Why am I Always Told My Pets Itchy Skin is Always Caused By Fleas?

Posted on November 19th, 2014

Have you noticed, when you take your dog or cat to the veterinarian because of itchy skin, you are almost always told it is because your pet has fleas? Often, you are sold flea shampoos, monthly flea chemicals, and told to go home and fumigate your house and yard. Even though you cannot find evidence of any fleas, you still go home and do this. Unfortunately, the skin irritation may still continue, because your pet never had a flea allergy dermatitis in the first place!

What is a flea allergy dermatitis (FAD)?

According to Wikipedia, a flea allergy dermatitis begins as a very itchy, red, raised area of skin, occurring in pets and their owners, due to the bite of the flea. It is thought the clinical effects that the flea bite causes its victim, comes from an allergic reaction, due to the chemicals present in the flea saliva.

Almost any inflammation of the skin occurring on your pet will be diagnosed as a flea allergy dermatitis, which is often not the case.

If you have multiple pets in your household, have you noticed that possibly only one pet is bothered by fleas? This is because that pet has either a nutritional or a hormonal imbalance, and the fleas are attracted to that pet, to actually cause that pet to succumb!

Nutritional deficiencies can obviously come from being fed improper nutrients, however, when all the pets are being fed the same, and only one pet has the nutritional deficiency, what is the cause?

The cause can come from an enzyme deficiency from the pancreas. This condition is referred to as a trypsin deficiency. When this enzymes is deficient, protein, carbohydrates and fats, will not be broken down effectively for absorption by the gut, and a nutrition imbalance will result.

Often blood tests done for trypsin levels, do not correspond with the amount of enzymes that is present, in the actual gut.

Pets that have this condition, often have a need to ingest inanimate objections, in order, to fulfill their nutritional needs. This is found much more frequently in dogs than in cats. Often these pets will lick the ground and their owner incessantly, eat paper, grass, rocks and plastic and in extreme cases, will eat their own stool or the stool of another pet that has a trypsin deficiency. The reason for ingesting stool in the first place, is due to the presence of undigested food that remains in the stool.

Another sign of a trypsin deficiency, is the inability of a puppy to absorb calcium properly, which in turn, creates lengthened tendons and ligaments. This is easily viewed by the pet owner, by looking at the wrists of your pet and identifying curved or bent wrists.

Your veterinarian can help you identify this condition, if you are not sure.

Also the rear paws may point slightly lateral in their position. This condition is called “cow hocked”.

A trypsin deficiency can be corrected by adding plant based digestive enzymes to each meal the pet eats. Once proper nutritional absorption occurs, the flea infestation to that one pet, should dissipate.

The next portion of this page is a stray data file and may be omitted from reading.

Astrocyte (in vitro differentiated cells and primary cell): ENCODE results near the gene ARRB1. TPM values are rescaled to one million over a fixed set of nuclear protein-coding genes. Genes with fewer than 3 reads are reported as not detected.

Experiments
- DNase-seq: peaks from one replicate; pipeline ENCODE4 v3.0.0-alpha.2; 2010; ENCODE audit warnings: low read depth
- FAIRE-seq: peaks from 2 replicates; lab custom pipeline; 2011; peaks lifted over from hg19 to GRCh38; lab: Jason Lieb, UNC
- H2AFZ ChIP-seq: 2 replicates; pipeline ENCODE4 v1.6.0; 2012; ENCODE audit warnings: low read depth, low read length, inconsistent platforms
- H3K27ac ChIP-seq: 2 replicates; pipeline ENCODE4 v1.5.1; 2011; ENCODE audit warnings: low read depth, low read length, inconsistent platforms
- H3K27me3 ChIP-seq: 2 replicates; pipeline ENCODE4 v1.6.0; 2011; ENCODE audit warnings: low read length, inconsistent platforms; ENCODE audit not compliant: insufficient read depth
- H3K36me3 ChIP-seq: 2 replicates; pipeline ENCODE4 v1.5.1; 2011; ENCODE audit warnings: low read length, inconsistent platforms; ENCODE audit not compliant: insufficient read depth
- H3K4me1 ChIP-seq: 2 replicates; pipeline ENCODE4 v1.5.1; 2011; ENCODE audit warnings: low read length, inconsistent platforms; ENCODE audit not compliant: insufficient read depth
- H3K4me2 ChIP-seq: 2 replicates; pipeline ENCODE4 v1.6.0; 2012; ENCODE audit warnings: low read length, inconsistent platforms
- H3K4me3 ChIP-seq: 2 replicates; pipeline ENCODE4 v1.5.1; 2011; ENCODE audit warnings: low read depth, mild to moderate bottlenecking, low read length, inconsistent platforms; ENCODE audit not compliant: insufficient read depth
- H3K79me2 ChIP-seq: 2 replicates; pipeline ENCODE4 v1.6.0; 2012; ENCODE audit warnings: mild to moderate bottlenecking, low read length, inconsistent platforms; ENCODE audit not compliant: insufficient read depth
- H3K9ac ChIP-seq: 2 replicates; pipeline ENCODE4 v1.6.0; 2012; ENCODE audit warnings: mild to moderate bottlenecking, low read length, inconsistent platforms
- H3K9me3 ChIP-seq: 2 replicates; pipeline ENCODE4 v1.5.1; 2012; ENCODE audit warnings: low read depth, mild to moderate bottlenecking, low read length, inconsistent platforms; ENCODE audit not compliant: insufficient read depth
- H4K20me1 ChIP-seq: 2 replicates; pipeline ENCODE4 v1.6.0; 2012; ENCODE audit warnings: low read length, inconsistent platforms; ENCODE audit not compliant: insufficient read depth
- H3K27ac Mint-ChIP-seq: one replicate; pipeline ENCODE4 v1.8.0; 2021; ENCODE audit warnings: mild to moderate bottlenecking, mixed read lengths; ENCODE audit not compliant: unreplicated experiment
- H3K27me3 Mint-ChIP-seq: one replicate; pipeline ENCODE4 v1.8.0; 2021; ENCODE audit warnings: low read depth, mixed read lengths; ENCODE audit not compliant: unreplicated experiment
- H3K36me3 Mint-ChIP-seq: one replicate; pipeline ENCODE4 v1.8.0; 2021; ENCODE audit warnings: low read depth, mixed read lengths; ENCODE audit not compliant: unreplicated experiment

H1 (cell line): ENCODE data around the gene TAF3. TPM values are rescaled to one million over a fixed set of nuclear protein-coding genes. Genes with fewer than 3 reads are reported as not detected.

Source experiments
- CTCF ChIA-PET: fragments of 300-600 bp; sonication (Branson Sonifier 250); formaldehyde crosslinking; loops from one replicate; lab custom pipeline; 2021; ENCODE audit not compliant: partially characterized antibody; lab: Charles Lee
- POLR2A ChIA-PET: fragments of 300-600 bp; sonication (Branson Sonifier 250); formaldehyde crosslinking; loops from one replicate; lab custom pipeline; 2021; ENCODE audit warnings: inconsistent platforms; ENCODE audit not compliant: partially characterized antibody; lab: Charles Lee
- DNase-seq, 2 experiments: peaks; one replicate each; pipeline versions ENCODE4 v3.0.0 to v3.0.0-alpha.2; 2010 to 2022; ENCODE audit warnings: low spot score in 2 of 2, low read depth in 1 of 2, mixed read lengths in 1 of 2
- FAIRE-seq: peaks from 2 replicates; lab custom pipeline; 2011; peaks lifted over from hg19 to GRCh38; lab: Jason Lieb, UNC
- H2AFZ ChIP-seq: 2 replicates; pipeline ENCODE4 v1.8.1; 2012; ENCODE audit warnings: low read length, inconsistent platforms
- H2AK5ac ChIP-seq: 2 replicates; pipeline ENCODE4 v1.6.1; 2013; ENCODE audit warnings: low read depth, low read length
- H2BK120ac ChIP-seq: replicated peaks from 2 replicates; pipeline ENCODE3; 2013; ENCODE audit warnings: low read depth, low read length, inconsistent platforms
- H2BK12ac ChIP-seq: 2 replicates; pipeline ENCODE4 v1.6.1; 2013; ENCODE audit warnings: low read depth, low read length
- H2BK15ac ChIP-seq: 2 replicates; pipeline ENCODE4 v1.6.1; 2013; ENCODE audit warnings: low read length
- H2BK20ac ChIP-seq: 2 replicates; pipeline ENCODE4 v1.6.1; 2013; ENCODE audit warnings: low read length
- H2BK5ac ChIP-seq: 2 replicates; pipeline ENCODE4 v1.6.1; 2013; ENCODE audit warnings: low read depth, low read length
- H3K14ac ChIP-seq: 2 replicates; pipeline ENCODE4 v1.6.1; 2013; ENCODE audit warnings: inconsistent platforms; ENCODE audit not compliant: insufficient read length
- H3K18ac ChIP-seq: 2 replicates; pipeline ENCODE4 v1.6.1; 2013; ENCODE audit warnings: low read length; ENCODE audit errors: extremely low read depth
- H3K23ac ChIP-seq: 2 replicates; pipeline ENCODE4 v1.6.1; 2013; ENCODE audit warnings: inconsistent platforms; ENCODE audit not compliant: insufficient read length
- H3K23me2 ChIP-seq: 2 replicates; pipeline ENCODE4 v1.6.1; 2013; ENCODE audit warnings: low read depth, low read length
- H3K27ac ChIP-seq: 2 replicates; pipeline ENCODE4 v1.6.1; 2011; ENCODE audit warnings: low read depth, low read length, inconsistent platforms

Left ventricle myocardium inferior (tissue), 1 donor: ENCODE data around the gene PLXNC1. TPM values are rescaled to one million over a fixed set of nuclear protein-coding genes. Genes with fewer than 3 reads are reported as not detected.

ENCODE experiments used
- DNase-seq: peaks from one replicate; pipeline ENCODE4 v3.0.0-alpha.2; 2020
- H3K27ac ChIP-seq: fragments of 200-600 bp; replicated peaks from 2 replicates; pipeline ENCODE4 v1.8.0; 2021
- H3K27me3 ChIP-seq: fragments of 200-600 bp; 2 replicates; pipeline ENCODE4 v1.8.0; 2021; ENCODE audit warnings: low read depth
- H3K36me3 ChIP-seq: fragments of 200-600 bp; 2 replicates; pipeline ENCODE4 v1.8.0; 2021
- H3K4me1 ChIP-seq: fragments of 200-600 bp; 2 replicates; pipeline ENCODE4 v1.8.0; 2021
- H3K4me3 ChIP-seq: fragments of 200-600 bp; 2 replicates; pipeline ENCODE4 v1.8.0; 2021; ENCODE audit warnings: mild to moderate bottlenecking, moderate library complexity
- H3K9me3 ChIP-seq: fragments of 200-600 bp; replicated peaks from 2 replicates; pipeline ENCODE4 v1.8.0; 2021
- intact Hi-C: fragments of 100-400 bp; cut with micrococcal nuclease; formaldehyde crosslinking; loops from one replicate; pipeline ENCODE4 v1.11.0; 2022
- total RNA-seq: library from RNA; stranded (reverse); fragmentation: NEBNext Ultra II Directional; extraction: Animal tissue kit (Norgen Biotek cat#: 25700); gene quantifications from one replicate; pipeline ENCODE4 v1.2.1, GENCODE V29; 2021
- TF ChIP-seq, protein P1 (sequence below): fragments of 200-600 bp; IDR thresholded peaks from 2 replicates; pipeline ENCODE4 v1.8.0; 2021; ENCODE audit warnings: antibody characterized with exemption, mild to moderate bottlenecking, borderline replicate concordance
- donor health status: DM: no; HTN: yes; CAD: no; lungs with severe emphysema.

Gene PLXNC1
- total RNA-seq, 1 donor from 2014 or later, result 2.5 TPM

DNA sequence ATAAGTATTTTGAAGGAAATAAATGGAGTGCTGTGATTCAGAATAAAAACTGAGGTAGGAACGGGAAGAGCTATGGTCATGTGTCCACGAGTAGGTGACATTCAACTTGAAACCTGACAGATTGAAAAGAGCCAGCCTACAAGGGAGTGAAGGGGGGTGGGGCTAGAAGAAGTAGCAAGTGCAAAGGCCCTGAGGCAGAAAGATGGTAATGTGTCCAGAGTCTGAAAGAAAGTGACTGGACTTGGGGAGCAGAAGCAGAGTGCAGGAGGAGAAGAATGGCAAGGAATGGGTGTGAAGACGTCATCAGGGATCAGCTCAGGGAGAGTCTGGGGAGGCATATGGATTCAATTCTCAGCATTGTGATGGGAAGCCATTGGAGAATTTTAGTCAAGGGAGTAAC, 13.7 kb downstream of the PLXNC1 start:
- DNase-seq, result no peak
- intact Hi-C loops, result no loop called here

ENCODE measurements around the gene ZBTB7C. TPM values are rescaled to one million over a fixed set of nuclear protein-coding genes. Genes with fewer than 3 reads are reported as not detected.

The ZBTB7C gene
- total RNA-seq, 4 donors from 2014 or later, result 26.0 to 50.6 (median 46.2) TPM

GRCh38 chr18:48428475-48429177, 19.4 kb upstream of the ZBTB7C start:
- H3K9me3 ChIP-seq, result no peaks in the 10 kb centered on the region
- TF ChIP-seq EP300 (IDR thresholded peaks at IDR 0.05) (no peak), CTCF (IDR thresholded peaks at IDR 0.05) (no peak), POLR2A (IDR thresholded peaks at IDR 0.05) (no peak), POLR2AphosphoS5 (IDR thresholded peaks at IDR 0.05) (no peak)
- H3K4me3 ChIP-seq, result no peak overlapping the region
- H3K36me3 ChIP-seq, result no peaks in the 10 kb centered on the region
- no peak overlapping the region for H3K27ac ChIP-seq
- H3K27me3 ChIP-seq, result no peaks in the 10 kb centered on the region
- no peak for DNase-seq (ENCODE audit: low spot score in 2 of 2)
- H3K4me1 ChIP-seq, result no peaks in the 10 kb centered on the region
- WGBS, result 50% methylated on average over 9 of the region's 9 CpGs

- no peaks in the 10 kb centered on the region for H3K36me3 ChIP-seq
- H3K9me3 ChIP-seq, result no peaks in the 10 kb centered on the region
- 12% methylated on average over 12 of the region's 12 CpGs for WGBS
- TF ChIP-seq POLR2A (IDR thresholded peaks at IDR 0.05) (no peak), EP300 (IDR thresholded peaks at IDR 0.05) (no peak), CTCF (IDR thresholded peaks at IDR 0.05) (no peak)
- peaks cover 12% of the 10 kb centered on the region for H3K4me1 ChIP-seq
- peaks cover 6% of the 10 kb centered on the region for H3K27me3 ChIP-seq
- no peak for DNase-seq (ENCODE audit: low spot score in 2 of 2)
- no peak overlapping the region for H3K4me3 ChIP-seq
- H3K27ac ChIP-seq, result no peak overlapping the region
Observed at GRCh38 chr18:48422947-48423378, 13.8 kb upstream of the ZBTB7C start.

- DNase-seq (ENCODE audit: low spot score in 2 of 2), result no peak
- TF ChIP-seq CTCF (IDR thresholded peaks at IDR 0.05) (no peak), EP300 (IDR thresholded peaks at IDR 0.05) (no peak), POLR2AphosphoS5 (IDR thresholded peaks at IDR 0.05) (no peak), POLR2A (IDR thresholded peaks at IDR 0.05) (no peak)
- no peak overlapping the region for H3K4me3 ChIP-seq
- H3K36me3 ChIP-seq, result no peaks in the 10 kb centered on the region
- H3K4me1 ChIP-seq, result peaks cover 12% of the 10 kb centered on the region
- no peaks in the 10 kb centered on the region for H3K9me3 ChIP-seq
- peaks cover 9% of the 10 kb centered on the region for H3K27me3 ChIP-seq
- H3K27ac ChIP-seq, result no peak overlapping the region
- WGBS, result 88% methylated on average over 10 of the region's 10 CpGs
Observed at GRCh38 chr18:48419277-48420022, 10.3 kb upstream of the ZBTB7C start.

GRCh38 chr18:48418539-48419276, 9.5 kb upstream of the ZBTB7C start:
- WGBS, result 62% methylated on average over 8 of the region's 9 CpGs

Another condition that will cause a pet to have a flea infestation, can be caused by a hormonal imbalance. This is something you can read about on this website.

Please know that inflamed skin on the back and near the tail, can also occur from an inhalant allergy, and not just from a flea allergy dermatitis.

If your pet bites its feet, has inflamed ears, and the skin of the abdomen is also inflamed, this is most likely due to a food allergy and not fleas!

These particular allergy sites, contain mast cells which, when adversely stimulated by a food allergy, release their histamines and cause inflammation at those sites. NOTE: Please be careful of foods that contain plant based estrogens called phytoestrogens which will cause further inflammation. Read this article, Natural Estrogens That Occur In Nutrients.

Please be especially careful, to avoid foods that include, sweet potatoes, carrots, apples, flaxseed and soy products, because these foods contain large amounts of phytoestrogens. Often string cheese is a great substitution for pet snacks, which do contain various chemicals even though they may not be listed on the package. If you question feeding that snack to you child, why would you feed it to your pet?

It is important to manage a flea infestation, but NOT with monthly chemical insect repellents. Given enough time, these flea, tick and heartworm chemicals will all cause catastrophic diseases and hopefully one day, they will be taken off the market!

In all fairness to the veterinary profession, they have never been told about the detrimental effects these monthly insect repellents will cause with prolonged use!

What then, should you use, to control fleas?

Over the past 50 years of clinical, veterinary practice, I have found the use of Head and Shoulders with Conditioner to work very effectively, and because of the conditioner, you can wash your pet several times without being concerned about drying out their skin.

There are also natural, weekly sprays that can be used, containing cedar oils etc. that are also quite effective.

To determine if you actually have a flea build up in your home or garden, you should have bites on your feet and ankles. Bites on your face and neck, do not count, if you are sleeping with your pet.

Spraying your yard and treating you home every 10 days for three periods with non-toxic products, may be crucial, in order to get rid of a flea infestation.

Hopefully, this article will make sense and give you a better understanding on how to identify a real, flea allergy dermatitis.


Dr. AL Plechner